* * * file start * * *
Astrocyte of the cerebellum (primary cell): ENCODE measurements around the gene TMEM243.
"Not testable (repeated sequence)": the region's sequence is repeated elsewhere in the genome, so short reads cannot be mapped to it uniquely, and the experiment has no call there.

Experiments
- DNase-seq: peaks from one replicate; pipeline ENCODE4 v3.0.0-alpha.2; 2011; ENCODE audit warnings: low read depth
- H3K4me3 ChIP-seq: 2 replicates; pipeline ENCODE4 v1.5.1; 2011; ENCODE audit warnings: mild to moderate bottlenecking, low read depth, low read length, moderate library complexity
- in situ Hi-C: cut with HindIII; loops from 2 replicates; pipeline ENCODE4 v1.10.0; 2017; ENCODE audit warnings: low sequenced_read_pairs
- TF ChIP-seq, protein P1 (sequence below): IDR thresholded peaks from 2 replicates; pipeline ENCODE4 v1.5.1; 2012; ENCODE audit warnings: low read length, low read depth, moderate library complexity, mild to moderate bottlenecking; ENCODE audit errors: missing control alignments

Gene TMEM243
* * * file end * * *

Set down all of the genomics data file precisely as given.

Astrocyte of the cerebellum (primary cell): ENCODE measurements around the gene TMEM243.
"Not testable (repeated sequence)": the region's sequence is repeated elsewhere in the genome, so short reads cannot be mapped to it uniquely, and the experiment has no call there.

Experiments
- DNase-seq: peaks from one replicate; pipeline ENCODE4 v3.0.0-alpha.2; 2011; ENCODE audit warnings: low read depth
- H3K4me3 ChIP-seq: 2 replicates; pipeline ENCODE4 v1.5.1; 2011; ENCODE audit warnings: mild to moderate bottlenecking, low read depth, low read length, moderate library complexity
- in situ Hi-C: cut with HindIII; loops from 2 replicates; pipeline ENCODE4 v1.10.0; 2017; ENCODE audit warnings: low sequenced_read_pairs
- TF ChIP-seq, protein P1 (sequence below): IDR thresholded peaks from 2 replicates; pipeline ENCODE4 v1.5.1; 2012; ENCODE audit warnings: low read length, low read depth, moderate library complexity, mild to moderate bottlenecking; ENCODE audit errors: missing control alignments

Gene TMEM243